Last edited 09/30/2021
Elizabeth Ann GrierLPC
In Eastern Time
I was trained in the Rogerian method of Therapy. We were trained to be warm, understanding, empathic, display positive regard, display acceptance, “prize a person”, and to genuinely care for a person. I feel that I am and I think that others would say that I am a sensitive person which translates to empathy in the counseling setting. I feel that I have the capacity to genuinely feel for a person if that person is experiencing emotional pain or distress. In the session my goal from the first session is to determine where the client is hurting and let him/her know that he/she is cared for. I try to display care and empathy in my whole approach to the therapeutic method. People often come in as a last resort or feeling as if no one cares for them. I try to let them know that I am there for them and direct them to groups where people who are experiencing similar stressors can share information and resources with them.
I generally open my sessions by greeting the client(s) graciously and asking them what brought them to ask for help with their issues at this time. Once they describe to me why they sought help, I usually mentally file their issue into a general category such as anxiety, depression, substance abuse, case management, or other. I try to be generally supportive from the start of the session to encourage the client that there is hope for their situation. I may give them a reference to a self-help group where they can turn during the week to get support and find others who are going through the same stressors. I ask a lot of questions about their situation so I can find out as much as I can about it. I try to be helpful and encouraging along the way. I try to ascertain exactly what made them pick up the phone at the time they did to ask for help. Then I try to relax their anxiety about what appears to be their core conflict with a quote from Dr. Abraham Low or a suggestion referring to a 12-Step Program, for exp. We then try to set some goals based on the client’s priorities so that the client and the Therapist both know the general direction the therapy will take and the action steps necessary to carry out those goals.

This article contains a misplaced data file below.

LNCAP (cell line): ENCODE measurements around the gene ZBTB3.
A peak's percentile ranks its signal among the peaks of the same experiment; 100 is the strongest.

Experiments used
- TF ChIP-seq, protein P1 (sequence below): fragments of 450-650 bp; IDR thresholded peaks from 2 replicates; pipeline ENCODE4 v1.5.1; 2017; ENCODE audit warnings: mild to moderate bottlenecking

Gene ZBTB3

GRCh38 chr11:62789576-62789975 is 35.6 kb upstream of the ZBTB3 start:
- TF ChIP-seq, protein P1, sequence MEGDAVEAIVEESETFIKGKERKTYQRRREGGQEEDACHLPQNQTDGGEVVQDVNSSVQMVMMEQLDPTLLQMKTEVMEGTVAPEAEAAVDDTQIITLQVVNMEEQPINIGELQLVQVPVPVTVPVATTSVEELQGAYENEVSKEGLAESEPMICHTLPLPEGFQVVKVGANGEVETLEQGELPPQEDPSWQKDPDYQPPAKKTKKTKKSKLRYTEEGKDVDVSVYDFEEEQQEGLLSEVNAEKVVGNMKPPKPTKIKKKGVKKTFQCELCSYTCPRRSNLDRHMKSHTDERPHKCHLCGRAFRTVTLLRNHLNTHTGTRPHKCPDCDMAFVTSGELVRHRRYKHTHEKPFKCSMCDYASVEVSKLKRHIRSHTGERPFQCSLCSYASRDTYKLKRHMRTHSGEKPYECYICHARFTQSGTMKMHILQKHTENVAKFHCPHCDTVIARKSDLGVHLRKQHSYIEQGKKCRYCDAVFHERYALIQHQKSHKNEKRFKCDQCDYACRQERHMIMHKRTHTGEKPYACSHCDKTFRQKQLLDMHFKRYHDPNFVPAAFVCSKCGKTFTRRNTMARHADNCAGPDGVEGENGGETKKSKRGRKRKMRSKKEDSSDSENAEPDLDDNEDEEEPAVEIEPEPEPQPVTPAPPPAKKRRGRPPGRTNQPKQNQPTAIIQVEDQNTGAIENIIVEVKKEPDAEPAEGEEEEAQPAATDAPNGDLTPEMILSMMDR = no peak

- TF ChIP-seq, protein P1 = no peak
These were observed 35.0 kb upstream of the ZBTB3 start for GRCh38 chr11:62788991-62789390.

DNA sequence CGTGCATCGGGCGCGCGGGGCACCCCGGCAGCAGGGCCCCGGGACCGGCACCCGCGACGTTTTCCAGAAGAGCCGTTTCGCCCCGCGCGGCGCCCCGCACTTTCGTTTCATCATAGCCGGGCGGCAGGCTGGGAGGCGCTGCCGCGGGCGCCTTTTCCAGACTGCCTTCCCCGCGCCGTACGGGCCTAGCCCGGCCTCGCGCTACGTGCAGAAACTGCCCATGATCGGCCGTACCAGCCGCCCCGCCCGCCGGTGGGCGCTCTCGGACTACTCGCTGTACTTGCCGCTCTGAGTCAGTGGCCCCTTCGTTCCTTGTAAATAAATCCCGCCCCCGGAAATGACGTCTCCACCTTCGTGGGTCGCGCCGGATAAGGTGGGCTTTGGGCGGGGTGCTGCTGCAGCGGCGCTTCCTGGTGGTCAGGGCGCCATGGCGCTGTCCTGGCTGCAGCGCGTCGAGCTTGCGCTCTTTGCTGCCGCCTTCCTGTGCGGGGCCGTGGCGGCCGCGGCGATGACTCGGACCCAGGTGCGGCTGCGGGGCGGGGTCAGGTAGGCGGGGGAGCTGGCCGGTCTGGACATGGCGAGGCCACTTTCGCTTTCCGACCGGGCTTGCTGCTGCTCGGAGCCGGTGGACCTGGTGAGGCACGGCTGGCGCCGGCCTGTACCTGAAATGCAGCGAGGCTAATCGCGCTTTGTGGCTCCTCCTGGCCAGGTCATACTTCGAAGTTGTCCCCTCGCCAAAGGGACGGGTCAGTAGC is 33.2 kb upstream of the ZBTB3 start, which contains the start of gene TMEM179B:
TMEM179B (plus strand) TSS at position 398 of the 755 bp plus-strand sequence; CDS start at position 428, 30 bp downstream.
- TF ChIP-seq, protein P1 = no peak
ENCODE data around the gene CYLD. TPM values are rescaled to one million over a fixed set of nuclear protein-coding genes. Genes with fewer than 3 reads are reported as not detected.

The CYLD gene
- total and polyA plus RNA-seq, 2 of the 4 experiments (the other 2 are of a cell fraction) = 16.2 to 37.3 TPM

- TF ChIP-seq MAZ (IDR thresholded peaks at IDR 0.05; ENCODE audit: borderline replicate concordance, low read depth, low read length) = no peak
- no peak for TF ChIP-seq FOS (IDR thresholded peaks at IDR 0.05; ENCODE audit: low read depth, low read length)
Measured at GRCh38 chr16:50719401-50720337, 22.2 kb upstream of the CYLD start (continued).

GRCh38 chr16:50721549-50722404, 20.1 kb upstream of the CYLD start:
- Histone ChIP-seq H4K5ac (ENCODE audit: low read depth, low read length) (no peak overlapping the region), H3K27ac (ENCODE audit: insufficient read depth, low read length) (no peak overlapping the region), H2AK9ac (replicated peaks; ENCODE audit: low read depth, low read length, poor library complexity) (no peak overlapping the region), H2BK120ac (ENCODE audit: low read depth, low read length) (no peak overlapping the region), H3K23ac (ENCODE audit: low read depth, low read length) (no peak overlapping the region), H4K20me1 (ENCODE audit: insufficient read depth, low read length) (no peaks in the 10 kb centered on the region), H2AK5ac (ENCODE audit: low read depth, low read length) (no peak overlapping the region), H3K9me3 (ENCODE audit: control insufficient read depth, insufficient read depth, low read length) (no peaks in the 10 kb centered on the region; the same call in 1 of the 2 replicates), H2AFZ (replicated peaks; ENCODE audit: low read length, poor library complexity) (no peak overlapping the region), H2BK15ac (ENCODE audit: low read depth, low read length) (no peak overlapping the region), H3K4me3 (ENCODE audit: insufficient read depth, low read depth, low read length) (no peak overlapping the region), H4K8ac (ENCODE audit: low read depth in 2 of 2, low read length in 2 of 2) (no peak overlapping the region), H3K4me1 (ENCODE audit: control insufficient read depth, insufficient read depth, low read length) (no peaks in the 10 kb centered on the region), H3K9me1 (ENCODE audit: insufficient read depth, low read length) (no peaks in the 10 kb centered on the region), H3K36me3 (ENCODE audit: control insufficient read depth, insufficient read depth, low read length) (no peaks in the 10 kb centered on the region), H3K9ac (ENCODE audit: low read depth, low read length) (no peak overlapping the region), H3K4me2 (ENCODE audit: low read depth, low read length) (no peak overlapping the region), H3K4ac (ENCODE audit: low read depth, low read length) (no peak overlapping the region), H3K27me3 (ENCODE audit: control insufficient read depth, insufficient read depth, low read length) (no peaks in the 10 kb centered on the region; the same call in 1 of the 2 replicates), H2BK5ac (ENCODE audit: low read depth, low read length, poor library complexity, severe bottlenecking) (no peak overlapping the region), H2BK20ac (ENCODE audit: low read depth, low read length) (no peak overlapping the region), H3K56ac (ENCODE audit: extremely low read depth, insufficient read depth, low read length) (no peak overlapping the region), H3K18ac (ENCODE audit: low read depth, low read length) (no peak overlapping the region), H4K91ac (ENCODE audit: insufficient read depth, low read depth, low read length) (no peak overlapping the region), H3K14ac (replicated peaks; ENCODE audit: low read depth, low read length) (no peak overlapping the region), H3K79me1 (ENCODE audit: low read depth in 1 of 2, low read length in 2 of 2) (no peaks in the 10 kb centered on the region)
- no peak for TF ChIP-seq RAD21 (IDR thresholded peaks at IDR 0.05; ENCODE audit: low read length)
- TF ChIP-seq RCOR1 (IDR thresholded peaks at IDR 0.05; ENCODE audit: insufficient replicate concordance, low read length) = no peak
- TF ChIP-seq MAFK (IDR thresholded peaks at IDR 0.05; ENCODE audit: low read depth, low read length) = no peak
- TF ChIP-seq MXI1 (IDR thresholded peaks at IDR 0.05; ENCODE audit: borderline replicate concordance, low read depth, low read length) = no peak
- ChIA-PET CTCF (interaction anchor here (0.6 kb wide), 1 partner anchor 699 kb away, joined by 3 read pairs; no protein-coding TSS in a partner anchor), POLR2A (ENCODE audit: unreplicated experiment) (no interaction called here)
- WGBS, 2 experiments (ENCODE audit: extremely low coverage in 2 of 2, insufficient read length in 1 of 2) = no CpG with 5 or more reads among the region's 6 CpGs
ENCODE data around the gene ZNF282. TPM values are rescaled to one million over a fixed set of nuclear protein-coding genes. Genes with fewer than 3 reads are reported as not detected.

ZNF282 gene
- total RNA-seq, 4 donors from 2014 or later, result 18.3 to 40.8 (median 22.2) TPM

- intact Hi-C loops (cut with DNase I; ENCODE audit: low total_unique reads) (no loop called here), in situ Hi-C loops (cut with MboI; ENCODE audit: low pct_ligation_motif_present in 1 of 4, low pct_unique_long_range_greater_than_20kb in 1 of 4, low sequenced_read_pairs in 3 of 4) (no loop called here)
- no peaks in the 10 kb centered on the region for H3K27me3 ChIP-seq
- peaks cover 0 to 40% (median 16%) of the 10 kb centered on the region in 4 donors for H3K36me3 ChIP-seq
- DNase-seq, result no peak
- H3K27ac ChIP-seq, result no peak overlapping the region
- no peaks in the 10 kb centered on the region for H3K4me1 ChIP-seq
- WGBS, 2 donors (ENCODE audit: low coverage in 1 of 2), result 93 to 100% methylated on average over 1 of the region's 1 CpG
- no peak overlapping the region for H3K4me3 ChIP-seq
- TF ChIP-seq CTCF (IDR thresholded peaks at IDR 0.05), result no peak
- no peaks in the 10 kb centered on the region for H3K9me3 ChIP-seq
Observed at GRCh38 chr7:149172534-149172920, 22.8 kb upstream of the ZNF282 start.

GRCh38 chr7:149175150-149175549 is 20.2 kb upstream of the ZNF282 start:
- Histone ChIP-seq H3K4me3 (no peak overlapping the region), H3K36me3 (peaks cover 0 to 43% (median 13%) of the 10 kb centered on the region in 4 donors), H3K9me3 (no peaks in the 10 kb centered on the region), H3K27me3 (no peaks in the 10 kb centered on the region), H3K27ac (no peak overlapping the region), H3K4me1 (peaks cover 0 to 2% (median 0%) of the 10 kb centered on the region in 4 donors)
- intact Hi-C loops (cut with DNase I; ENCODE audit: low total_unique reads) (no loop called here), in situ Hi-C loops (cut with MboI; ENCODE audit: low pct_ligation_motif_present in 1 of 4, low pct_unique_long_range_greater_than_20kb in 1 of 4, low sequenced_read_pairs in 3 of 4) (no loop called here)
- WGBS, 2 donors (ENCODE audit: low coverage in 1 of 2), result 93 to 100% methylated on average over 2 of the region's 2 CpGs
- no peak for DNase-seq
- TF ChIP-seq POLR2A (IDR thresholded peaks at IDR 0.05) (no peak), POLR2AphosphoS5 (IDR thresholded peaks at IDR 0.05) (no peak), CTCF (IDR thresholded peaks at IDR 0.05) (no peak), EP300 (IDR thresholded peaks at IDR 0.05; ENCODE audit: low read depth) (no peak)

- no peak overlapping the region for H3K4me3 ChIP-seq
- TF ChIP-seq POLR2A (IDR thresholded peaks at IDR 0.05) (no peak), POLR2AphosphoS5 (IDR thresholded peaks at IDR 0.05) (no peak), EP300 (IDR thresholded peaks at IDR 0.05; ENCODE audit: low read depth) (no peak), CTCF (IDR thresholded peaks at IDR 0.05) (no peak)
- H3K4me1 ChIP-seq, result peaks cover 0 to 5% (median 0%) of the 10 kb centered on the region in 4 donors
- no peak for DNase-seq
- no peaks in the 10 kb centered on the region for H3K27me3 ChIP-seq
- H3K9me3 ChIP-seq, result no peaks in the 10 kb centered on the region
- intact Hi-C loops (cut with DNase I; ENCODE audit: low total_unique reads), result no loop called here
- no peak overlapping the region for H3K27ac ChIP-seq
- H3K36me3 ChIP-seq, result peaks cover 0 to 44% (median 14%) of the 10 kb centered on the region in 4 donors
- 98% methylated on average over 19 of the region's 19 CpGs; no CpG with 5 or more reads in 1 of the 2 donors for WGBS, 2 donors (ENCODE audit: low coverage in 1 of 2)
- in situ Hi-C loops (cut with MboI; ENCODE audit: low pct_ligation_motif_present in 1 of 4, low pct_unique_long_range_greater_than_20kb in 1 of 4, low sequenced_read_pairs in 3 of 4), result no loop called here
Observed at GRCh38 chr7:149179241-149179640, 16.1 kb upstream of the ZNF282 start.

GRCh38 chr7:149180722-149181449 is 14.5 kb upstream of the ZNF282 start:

I have been getting a lot of relationship issue and marriage issue cases. I find that the couples are coming in with a lot of trust issues. There has been infidelity on one or both sides or suspected infidelity on one or both sides. The couple can come in with a will to resolve their issues or on the verge of dissolving their relationship. I generally like to see couples stay together unless the relationship is so deteriorated that both parties feel that it is not worth saving. I feel that if the couple is taught to heal from disagreements and forgive from indiscretions and start off with a clean slate, the relationship can be saved. It takes two willing partners to heal a relationship. The Therapist may have to work with each party separately to explore the conflicts they are bringing into the relationship. And then meet with both of them together to resolve the differences between them
Adoption & foster care
Abuse/Survivors of abuse
Caregiver stress & support
Child mental health
Cognitive Behavioral Therapy (CBT)
Culturally Sensitive Therapy
Dialectical Behavior Therapy (DBT)
Emotionally Focused Therapy
Certified Peer Support Specialist
- Michigan, Licensed Professional Counselor, 6401007980
MA Education Counseling
I have been working since 2000 in Detroit, MI as a Mental Health Therapist. I have serviced people who are hurting from family, individual, or couples and marriage issues. I have also serviced children in need and distressed adolescents. I began my career as a Therapist because I wanted to help people. I wanted to emulate my father who was a nationally known psychiatrist. Many people loved him and admired him for his services. I wanted to give to people as he did; help and serve them as I saw him doing. I have worked for several different agencies. I started my Private Practice in 2004. I saw working class individuals, single mothers whose children had been taken away because they suffered from mental challenges, substance abuse, or the children were sexually or physically traumatized. I worked with delinquent youths, post incarcerated individuals, and post hospitalized psychiatric patients, among others. I have also worked with people who had adjustment issues, depression, anger management issues, and anxiety issues.
It’s not uncommon to have questions before starting therapy. Elizabeth Grier, LPC, has answered a few of the questions they receive most often from new clients.
Is Elizabeth Grier accepting new clients?
Yes, Elizabeth Grier is accepting new clients.
Does Elizabeth Grier accept insurance?
No, Elizabeth Grier does not accept insurance.
What types of therapy does Elizabeth Grier offer?
Elizabeth Grier offers therapy for couples, families, groups and individuals.
Does Elizabeth Grier offer in-person appointments?
No, but people in Michigan can book Elizabeth Grier for virtual appointments (teletherapy).
Does Elizabeth Grier offer online therapy?
Yes, Elizabeth Grier offers online therapy to people in Michigan.
How quickly can I see Elizabeth Grier?
Elizabeth Grier typically can speak with new clients within 48 hours. You can see their current availability and request an appointment on their profile page.
What languages does Elizabeth Grier speak?
Elizabeth Grier conducts therapy sessions in English.
Can I book an appointment with Elizabeth Grier online?
Yes, you can easily book an appointment with Elizabeth Grier online using Choosing Therapy’s directory.